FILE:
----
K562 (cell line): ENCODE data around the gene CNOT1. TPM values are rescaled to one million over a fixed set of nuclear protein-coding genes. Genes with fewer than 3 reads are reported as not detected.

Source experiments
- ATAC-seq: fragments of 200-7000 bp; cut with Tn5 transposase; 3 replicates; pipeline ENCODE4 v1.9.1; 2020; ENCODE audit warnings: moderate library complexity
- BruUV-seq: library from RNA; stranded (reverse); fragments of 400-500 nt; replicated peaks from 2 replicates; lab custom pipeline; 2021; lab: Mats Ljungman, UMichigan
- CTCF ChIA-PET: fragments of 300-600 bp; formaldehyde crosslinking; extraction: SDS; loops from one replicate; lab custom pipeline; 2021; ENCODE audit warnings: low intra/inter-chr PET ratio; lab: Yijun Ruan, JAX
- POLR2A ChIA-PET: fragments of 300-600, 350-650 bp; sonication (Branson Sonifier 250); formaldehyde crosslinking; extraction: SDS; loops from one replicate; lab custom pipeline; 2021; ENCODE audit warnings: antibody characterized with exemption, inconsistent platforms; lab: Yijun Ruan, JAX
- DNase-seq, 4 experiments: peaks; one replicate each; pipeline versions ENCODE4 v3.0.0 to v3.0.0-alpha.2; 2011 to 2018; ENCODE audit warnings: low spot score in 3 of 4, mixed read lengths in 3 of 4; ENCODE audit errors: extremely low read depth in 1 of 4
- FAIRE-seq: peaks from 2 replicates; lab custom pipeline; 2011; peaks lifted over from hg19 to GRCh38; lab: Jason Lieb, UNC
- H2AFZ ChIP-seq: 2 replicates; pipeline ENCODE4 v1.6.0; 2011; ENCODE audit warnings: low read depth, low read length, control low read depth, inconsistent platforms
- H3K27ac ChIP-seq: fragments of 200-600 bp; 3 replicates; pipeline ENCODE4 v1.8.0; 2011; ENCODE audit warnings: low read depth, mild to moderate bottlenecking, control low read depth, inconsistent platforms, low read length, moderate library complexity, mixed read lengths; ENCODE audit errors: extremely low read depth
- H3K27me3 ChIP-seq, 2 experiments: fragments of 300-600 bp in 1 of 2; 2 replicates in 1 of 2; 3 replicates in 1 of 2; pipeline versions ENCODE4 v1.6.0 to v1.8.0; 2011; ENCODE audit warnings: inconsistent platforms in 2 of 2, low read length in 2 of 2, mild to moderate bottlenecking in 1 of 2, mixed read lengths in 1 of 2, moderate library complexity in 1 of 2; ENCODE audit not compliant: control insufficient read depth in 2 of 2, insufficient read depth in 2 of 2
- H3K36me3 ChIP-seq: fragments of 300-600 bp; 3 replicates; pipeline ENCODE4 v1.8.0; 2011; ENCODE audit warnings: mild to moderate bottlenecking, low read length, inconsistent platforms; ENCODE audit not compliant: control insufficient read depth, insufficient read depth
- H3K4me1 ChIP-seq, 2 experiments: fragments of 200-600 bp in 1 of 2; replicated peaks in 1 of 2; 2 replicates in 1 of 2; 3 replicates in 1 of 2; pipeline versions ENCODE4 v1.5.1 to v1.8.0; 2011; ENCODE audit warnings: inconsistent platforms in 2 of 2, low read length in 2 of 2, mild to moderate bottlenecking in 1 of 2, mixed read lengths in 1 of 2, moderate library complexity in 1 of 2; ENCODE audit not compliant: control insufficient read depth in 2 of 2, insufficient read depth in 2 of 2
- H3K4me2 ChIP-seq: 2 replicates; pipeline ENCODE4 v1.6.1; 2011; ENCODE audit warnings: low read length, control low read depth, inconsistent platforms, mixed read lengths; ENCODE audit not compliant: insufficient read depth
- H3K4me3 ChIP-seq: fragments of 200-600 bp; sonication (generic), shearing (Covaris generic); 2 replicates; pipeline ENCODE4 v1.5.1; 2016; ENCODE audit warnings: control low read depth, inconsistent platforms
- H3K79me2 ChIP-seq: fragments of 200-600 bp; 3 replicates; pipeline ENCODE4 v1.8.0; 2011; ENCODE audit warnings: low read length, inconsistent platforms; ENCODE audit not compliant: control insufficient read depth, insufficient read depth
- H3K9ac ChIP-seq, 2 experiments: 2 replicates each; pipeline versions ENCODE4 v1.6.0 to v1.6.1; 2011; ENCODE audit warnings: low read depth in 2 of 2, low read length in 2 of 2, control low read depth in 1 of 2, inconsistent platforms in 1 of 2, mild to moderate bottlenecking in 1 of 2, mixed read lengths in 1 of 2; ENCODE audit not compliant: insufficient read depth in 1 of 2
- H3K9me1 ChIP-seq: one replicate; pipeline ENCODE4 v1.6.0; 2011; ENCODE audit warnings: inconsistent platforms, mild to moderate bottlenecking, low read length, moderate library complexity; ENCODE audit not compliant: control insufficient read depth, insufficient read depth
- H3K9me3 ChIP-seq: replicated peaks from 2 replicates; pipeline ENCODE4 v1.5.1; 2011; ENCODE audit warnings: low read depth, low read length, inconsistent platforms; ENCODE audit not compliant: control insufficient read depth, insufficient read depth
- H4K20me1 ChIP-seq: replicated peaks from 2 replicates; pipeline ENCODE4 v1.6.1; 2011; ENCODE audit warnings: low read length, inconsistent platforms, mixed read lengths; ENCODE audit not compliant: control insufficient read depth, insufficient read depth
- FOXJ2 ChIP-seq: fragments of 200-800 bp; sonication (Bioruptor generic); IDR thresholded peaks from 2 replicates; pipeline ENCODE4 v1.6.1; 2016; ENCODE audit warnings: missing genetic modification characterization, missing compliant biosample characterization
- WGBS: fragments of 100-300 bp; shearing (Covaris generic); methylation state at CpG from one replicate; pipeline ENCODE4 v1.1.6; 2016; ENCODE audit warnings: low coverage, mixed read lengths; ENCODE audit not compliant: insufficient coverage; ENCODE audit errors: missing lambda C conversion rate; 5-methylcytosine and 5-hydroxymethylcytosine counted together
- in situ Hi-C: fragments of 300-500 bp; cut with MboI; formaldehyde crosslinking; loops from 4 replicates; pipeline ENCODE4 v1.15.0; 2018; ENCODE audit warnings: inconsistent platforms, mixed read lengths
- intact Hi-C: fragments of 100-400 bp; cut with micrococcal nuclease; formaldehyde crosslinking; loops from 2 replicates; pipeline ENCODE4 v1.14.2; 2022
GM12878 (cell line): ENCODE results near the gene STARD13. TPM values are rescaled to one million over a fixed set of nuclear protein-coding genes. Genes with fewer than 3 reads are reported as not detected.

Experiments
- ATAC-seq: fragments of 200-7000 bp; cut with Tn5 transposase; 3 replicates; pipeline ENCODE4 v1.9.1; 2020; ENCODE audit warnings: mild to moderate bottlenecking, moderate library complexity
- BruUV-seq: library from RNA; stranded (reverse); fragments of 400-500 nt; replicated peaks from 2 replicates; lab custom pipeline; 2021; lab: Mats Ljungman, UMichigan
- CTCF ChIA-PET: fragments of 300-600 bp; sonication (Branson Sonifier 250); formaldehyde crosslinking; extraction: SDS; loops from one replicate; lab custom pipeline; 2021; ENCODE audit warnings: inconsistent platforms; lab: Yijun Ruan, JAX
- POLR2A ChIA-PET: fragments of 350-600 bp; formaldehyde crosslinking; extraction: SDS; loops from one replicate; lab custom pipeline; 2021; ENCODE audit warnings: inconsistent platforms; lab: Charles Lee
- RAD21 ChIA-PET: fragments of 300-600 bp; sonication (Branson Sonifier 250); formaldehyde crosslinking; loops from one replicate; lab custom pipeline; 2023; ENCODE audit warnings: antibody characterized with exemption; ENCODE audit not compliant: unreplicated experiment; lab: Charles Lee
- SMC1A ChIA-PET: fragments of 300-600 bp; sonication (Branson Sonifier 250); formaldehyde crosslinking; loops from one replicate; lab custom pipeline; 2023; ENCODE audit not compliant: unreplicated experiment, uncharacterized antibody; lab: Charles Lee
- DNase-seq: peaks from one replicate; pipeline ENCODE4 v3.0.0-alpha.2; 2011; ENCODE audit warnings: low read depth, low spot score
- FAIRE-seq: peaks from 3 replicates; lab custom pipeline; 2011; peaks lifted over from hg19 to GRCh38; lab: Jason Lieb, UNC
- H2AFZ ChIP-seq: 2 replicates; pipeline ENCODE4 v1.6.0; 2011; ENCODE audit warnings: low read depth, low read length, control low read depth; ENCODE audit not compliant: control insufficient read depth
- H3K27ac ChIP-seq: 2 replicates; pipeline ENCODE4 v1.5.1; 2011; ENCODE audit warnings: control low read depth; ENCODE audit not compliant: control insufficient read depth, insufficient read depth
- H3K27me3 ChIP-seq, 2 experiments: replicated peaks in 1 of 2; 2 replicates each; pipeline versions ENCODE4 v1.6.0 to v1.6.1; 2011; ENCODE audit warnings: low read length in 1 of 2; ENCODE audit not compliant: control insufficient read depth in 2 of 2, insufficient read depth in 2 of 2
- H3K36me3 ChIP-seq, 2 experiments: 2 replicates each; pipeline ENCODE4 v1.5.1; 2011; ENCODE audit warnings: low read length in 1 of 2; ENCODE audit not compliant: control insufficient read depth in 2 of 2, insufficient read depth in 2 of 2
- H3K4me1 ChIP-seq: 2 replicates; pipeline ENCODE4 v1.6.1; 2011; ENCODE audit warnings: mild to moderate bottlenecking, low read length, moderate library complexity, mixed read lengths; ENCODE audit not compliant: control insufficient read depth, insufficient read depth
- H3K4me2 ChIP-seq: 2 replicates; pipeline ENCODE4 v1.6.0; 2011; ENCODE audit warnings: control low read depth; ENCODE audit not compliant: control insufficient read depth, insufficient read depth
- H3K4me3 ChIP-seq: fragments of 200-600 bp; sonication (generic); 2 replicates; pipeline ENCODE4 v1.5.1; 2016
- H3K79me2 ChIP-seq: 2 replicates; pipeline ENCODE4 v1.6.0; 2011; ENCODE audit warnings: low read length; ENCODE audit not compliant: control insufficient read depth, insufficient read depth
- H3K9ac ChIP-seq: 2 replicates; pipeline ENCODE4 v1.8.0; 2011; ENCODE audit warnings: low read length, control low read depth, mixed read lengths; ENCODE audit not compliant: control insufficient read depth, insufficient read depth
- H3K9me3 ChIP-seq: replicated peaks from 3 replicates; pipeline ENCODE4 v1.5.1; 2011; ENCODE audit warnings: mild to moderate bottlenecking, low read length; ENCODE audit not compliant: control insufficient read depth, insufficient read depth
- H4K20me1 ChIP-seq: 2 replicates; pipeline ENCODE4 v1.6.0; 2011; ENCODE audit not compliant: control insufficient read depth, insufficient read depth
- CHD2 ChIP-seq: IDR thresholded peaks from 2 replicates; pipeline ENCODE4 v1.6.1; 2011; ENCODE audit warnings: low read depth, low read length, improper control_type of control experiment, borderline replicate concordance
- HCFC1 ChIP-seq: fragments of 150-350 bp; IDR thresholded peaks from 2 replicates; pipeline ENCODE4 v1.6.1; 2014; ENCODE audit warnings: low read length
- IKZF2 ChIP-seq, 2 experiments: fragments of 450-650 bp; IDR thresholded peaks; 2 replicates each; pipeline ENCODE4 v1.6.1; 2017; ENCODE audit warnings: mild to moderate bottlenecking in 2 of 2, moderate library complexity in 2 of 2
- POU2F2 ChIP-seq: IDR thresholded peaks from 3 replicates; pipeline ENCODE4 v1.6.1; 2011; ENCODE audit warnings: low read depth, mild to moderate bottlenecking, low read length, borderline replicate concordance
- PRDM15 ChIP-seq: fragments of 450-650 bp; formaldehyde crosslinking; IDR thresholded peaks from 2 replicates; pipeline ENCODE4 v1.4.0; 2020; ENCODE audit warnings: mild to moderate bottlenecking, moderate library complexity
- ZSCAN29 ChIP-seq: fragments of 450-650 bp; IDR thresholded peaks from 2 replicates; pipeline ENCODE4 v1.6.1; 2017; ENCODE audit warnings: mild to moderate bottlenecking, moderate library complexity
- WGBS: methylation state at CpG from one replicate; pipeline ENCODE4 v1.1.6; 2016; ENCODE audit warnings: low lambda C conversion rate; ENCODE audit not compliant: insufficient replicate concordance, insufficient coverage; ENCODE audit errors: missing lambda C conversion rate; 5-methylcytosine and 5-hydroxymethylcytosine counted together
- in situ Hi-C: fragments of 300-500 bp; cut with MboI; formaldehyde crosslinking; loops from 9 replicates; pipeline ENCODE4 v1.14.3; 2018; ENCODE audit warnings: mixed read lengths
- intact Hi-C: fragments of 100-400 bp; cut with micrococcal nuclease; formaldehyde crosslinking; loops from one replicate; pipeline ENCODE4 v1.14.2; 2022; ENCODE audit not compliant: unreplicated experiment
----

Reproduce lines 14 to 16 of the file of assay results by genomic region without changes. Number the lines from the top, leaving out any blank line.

- H3K4me2 ChIP-seq: 2 replicates; pipeline ENCODE4 v1.6.1; 2011; ENCODE audit warnings: low read length, control low read depth, inconsistent platforms, mixed read lengths; ENCODE audit not compliant: insufficient read depth
- H3K4me3 ChIP-seq: fragments of 200-600 bp; sonication (generic), shearing (Covaris generic); 2 replicates; pipeline ENCODE4 v1.5.1; 2016; ENCODE audit warnings: control low read depth, inconsistent platforms
- H3K79me2 ChIP-seq: fragments of 200-600 bp; 3 replicates; pipeline ENCODE4 v1.8.0; 2011; ENCODE audit warnings: low read length, inconsistent platforms; ENCODE audit not compliant: control insufficient read depth, insufficient read depth